Once the initial confusion of Covid lockdown had passed, I became aware of what I was missing.
Pre-Covid-19, I had regularly undertaken photographic road trips. In 2019, I embarked on a trip around the southwestern part of the USA and, by December, I was already envisioning my next trip to the northeastern USA. The arrival of Covid, however, compelled me to press the pause button.
One of my early lockdown, self-assigned tasks was to research my intended trip using Google Earth Pro. After a time, I looked through my reference images and realised that they shared a distinctive mood and feel, not dissimilar to the images that I would have sought, had I actually been there. My process of online ‘looking’ was also comparable.
While cyber photographing, I was confronted by very similar obstructions and technical frustrations to those that I experienced during actual photographing. In addition, the Street View images have their own distinct complications;
The perceived sequence is actually a series of images electronically stitched together producing lines of pixel disruption. People’s faces are also intentionally blurred. Some of these blemishes, as well as spatial characteristics such as perspective, can be corrected using Photoshop.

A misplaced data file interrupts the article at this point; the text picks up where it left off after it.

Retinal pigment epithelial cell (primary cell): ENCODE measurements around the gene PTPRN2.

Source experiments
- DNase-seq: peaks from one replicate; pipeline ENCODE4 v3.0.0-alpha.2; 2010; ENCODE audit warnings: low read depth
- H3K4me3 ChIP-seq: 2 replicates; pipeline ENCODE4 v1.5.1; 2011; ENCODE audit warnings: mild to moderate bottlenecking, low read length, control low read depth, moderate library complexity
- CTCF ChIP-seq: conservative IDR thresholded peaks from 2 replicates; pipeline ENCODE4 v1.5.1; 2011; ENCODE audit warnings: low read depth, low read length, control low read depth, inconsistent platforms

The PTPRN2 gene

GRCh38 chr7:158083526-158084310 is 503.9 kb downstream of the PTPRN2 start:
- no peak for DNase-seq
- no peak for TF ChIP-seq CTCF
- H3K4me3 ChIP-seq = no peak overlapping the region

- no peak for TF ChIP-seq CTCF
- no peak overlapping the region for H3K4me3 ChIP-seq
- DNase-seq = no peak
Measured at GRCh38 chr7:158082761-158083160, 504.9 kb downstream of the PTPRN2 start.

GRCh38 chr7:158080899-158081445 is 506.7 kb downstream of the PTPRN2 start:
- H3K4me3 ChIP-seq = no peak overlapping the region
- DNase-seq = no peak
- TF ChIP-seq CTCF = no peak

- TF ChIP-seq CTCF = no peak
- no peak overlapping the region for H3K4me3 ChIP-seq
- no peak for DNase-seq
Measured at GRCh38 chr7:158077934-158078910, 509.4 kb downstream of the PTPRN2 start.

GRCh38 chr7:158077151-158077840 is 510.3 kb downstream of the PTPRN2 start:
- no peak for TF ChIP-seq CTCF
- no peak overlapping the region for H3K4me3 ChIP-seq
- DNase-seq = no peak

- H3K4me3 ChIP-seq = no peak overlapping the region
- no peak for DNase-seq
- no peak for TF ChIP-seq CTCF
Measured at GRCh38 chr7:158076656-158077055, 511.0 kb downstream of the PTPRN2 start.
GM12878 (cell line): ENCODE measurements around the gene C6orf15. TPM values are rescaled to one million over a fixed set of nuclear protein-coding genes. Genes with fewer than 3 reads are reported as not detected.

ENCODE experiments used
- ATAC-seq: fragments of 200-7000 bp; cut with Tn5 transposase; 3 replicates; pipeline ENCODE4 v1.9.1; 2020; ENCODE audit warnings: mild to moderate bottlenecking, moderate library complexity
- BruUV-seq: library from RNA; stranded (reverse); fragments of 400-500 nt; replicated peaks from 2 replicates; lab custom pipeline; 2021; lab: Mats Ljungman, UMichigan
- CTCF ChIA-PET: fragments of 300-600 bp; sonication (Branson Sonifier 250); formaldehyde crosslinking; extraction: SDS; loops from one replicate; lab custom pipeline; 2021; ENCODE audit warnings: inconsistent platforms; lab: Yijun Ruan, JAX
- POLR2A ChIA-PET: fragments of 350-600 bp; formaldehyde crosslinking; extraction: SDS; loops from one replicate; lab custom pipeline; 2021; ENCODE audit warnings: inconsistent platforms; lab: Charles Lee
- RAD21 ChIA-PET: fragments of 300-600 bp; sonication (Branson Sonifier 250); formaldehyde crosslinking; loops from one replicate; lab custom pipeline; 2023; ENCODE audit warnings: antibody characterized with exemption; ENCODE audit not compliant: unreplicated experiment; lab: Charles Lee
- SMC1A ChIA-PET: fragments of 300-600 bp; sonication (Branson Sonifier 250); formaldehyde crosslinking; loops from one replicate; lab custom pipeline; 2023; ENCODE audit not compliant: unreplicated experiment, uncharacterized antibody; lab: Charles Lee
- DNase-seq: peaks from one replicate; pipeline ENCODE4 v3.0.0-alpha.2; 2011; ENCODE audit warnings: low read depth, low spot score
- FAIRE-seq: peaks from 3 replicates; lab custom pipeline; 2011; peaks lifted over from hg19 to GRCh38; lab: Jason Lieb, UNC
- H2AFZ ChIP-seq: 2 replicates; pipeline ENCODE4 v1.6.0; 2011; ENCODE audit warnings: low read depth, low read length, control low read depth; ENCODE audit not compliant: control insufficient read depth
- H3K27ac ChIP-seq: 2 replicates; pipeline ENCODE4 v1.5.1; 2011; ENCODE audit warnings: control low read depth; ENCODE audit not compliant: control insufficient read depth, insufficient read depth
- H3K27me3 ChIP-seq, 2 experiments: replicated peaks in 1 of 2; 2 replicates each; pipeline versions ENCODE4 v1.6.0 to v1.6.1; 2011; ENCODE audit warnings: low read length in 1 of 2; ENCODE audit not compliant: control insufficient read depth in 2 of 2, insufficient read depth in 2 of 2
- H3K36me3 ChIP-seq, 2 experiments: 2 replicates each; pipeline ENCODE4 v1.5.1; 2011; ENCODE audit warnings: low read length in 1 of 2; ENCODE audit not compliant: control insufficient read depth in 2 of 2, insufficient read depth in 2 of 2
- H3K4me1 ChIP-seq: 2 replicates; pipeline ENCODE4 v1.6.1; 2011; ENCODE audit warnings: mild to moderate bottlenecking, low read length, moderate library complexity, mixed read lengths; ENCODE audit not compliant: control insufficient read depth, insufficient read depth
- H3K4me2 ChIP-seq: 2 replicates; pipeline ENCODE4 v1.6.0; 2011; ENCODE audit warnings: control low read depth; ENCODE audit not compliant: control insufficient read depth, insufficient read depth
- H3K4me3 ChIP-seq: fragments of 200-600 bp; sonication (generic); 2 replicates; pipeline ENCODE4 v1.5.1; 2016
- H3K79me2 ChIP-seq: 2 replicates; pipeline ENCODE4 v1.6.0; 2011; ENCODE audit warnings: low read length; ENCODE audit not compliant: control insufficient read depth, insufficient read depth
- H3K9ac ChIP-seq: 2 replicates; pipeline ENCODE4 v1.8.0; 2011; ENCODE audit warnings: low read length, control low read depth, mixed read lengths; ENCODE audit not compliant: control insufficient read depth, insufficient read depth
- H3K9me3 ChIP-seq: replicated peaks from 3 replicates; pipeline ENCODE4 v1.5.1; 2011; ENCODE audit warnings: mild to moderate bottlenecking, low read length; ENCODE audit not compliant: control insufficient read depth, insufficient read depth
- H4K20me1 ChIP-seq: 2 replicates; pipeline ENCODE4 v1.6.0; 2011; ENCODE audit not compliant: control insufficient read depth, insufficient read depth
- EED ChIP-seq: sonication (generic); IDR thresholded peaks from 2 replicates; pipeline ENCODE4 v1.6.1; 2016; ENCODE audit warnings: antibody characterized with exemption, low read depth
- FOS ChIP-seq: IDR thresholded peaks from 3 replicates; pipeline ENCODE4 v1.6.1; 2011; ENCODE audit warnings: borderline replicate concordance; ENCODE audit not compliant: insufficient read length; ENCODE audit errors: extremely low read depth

Although I was no longer physically choosing my camera position or clicking the shutter, I still had an array of choices within the 360° Google Earth scenes.
My internet searches would often uncover old postcards from the towns that I was remotely visiting. Not long ago, even the most uninteresting towns in the US seemed to have an attraction from which they created a postcard.
This lost format of presenting images, for me, matches the vernacular imagery that I selected. This postcard essay is ambiguous in its authorship and provenance.
The online imagery is essentially impartial before I impose my choices and amendments upon them. I can therefore claim as my own, the sequence of images and their presentation, but not the images themselves.
Graeme Williams, South Africa, November 2020